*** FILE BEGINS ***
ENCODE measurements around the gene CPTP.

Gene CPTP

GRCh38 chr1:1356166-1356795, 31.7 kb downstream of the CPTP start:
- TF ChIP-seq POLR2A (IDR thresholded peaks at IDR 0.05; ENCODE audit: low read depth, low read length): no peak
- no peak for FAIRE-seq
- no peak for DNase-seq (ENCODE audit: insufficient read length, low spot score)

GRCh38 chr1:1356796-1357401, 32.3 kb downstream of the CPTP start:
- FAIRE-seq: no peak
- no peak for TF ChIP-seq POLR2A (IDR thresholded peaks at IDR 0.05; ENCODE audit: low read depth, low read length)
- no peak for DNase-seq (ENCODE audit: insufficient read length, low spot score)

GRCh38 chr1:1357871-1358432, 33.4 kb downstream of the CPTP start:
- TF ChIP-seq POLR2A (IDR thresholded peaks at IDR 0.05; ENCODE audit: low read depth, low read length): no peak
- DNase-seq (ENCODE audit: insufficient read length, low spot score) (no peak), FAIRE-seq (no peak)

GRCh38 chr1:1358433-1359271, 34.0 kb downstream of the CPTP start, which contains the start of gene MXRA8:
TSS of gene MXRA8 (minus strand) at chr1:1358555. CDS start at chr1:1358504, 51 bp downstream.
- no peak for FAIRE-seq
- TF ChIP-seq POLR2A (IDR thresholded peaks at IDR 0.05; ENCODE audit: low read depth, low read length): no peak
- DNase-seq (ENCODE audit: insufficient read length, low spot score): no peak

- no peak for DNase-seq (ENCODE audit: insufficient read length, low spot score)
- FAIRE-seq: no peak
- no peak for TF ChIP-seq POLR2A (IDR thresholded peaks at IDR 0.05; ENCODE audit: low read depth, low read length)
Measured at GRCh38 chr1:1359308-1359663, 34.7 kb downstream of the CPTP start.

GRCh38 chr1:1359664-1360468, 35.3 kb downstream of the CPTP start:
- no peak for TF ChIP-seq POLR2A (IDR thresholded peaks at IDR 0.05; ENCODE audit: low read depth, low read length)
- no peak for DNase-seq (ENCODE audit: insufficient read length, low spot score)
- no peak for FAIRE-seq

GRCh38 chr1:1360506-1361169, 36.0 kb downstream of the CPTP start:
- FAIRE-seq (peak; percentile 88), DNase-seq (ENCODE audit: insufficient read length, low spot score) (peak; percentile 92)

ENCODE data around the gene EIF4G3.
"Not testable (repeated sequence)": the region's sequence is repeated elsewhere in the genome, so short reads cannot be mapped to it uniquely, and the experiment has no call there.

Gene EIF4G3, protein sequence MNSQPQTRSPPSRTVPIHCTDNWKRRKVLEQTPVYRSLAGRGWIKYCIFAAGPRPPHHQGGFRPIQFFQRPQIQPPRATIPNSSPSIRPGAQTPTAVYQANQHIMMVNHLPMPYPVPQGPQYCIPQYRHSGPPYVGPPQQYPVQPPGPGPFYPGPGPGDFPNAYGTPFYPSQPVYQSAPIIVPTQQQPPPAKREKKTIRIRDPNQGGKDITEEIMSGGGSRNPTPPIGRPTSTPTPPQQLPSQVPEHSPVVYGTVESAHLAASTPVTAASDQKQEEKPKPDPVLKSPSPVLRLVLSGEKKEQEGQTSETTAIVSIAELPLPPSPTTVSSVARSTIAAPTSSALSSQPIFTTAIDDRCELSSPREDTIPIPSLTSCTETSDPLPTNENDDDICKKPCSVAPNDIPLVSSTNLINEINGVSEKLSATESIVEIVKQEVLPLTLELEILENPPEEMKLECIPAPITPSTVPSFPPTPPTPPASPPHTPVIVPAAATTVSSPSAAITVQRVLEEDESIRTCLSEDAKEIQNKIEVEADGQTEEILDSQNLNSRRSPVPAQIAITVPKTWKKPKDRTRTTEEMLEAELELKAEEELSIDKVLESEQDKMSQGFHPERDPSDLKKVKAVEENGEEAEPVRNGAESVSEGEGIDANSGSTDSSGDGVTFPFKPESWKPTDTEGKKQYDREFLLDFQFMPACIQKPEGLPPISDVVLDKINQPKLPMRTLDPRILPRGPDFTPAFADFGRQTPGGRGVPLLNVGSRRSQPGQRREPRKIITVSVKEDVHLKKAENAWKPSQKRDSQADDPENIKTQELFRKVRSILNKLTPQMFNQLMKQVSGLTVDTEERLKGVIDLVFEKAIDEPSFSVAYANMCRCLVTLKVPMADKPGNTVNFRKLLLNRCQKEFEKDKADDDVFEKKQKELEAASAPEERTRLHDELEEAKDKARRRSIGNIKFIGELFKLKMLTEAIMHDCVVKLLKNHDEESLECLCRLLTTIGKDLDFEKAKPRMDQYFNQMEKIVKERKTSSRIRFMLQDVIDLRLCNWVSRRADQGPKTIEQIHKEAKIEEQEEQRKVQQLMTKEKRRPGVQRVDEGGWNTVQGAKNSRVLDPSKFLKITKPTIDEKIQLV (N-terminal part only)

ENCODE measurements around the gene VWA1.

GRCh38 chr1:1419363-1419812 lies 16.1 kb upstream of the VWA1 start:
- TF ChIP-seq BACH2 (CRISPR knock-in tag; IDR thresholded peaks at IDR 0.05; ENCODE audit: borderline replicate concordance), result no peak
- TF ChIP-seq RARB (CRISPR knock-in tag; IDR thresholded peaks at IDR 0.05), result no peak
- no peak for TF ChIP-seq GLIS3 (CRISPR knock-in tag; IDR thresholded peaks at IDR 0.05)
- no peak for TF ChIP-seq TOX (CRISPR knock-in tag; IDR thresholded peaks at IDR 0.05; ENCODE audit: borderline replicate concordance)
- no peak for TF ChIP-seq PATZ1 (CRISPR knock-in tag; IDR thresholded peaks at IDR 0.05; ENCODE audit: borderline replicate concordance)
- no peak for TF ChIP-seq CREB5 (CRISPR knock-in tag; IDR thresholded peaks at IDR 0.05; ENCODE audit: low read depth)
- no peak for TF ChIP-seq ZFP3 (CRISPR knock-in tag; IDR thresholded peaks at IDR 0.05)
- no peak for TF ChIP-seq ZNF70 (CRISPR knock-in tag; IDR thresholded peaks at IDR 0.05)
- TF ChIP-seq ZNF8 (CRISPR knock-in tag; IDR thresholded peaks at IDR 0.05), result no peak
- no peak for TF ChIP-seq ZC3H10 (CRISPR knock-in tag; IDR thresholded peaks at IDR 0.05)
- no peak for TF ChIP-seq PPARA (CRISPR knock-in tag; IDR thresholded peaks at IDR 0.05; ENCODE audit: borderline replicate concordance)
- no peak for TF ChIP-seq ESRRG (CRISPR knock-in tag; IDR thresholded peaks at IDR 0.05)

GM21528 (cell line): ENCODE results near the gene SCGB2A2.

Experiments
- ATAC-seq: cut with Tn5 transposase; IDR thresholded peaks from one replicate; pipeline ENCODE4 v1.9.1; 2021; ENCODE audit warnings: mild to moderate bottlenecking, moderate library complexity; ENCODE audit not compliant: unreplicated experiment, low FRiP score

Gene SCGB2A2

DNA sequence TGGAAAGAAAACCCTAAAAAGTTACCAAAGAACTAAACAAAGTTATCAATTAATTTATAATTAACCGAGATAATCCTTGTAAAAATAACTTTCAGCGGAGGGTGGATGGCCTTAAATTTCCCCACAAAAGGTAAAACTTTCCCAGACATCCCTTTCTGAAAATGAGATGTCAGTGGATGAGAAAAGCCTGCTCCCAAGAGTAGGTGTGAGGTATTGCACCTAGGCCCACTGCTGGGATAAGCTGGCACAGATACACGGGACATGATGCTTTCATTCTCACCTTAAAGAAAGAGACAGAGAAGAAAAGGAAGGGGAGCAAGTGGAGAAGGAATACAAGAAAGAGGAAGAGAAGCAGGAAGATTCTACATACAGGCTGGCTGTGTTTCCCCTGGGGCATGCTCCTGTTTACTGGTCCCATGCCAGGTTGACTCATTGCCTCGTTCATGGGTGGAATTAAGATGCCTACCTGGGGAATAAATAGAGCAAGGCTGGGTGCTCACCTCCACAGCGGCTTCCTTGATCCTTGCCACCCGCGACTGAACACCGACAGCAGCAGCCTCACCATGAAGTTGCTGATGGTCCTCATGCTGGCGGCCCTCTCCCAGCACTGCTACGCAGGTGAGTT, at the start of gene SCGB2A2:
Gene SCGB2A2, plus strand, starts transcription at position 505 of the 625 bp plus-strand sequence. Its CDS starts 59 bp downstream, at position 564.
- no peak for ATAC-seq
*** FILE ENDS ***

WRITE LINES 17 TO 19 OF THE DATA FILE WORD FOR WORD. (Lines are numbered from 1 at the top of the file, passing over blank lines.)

- TF ChIP-seq POLR2A (IDR thresholded peaks at IDR 0.05; ENCODE audit: low read depth, low read length): no peak
- DNase-seq (ENCODE audit: insufficient read length, low spot score): no peak

- no peak for DNase-seq (ENCODE audit: insufficient read length, low spot score)